That said, I have to confess, it is not obvious to me that the AFA's letter is correct when it charges the University of Dayton not only with violating academic-freedom promises, but also (later in the letter) with violating the very nature of a university. It is not clear to me that the AAUP's 1940 Statement (which the AFA notes is included in the handbook -- and, so, the contract -- of Dayton faculty) requires that "academic freedom" include an unfettered right on the part of faculty to organize on-campus events with outside speakers, when those speakers are (for whatever reason), in the view of those with fiduciary obligations to care for the university's mission and character, inappropriate. As I understand the events at Dayton, the university did nothing to interfere with any faculty member's own expression or research.
Again: This is not to say that, in my view, a meaningfully Catholic university should always exclude outside speakers who promote (say) abortion-rights. And, the AFA's point that Catholic universities should honor the promises they make to faculty is, certainly, a strong one. But I cannot shake the impression that the letter, in both tone and substance, gives short shrift to the Catholic university project, and suggests (incorrectly, in my view) that, to the extent a Catholic university enlists its Catholic character and mission in shaping policy, it is (somehow) departing from the ideal or nature of a university. And again: I say a bit more about why this suggestion is incorrect, here.
Sunday, March 13, 2022
Our first post here at Mirror of Justice went live just over 18 years ago. ("Wait, grandpa . . . they had the Internet 18 years ago?" "Yes, m'boy, and there was content besides homemade dance videos, too!") Here's the opening graf:
Welcome to Mirror of Justice, a group blog created by a group of Catholic law professors interested in discovering how our Catholic perspective can inform our understanding of the law. Indeed, we ask whether the great wealth of the Catholic intellectual and moral tradition offers a basis for creating a distinctive Catholic legal theory- one distinct from both secular and other religious legal theories. Can Catholic moral theology, Catholic Social Thought and the Catholic natural law tradition offer insights that are both critical and constructive, and which can contribute to the dialogue within both the legal academy and the broader polity? In particular, we ask whether the profoundly counter-cultural elements in Catholicism offer a basis for rethinking the nature of law in our society. The phrase "Mirror of Justice" is one of the traditional appellations of Our Lady, and thus a fitting inspiration for this effort.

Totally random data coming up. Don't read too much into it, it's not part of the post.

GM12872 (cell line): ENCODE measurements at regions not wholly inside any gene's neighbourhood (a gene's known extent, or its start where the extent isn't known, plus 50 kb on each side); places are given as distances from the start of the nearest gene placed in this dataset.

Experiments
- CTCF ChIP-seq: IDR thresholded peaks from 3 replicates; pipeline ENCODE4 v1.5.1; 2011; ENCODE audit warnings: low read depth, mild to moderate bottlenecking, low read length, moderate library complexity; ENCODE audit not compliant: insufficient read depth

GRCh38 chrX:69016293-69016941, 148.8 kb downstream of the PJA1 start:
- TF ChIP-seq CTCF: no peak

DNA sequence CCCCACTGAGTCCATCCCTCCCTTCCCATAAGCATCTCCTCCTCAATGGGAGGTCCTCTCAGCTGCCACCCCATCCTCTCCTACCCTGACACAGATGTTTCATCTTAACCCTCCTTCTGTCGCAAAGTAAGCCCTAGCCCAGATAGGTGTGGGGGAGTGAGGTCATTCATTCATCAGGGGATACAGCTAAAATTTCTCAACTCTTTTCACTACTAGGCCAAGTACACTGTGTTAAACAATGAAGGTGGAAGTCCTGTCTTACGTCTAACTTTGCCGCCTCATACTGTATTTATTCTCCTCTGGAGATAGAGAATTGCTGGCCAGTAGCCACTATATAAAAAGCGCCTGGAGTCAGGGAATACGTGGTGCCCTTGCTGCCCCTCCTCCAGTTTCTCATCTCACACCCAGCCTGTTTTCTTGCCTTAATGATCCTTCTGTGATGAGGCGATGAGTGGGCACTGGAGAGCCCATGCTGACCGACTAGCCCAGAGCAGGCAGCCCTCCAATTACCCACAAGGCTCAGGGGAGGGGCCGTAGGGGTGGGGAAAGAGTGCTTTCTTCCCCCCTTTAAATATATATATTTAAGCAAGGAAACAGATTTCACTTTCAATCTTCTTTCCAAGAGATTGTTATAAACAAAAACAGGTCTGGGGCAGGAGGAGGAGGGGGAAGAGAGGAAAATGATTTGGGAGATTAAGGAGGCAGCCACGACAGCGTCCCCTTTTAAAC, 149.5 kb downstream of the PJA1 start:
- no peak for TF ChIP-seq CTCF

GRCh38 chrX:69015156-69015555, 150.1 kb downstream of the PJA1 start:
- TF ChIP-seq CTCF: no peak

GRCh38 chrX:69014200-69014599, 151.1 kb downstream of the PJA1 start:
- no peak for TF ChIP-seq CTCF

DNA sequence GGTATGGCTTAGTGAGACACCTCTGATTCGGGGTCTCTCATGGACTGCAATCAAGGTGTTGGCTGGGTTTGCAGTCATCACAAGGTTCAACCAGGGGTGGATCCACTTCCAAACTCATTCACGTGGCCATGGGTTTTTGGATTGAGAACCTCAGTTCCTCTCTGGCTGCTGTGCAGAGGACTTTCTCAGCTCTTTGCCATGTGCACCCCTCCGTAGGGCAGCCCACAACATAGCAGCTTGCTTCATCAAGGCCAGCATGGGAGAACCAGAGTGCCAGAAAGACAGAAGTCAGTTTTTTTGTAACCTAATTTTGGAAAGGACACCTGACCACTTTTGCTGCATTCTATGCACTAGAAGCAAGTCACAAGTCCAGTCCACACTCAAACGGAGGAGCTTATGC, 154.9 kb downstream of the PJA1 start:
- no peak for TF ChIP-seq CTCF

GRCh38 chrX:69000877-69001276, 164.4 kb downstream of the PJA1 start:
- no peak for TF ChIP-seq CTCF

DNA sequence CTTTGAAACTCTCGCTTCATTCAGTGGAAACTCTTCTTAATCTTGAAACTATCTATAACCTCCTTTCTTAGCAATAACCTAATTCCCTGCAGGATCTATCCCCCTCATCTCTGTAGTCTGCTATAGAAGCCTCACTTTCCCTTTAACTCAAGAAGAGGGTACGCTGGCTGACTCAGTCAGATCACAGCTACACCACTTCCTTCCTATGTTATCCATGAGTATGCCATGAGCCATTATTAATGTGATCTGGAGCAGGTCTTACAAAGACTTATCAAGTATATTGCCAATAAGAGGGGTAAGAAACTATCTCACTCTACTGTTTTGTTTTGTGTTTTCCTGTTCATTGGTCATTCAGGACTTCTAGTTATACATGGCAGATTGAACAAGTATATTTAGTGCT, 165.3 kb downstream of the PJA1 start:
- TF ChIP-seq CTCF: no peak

It is not clear, of course, what the future is for blogs and mid-2000's-style, blog-based conversations. There's no denying that other platforms and media (especially Twitter) have distracted some of us (me!) and made for a more crowded field of things-to-read. And yet: Nearly two decades later, we are a group of friends and colleagues who continue to be interested in "discovering how our Catholic perspective can inform our understanding of the law", and in sharing this path of discovery with our students, our fellow lawyers, and, well, anyone who is interested!
One of my first sort-of-substantive posts was about the importance and relevance of "moral anthropology" to the legal enterprise. I continue to think this is a linch-pin issue. That is, it matters -- a lot -- for law what human persons are and what they are for. Are we (in C.S. Lewis's words) "everlasting splendours" or . . . meat puppets? If we have "dignity", what makes it so that we do?
Tuesday, February 8, 2022
Adrian Vermeule's much anticipated book, Common Good Constitutionalism, is coming out soon, and is available for purchase on Amazon, etc. MOJ readers are likely familiar with the project, not only from Adrian's MOJ contributions in the past, but also from writings at, e.g., Ius et Iustitium (also here) and The Atlantic and, recently, The New York Times.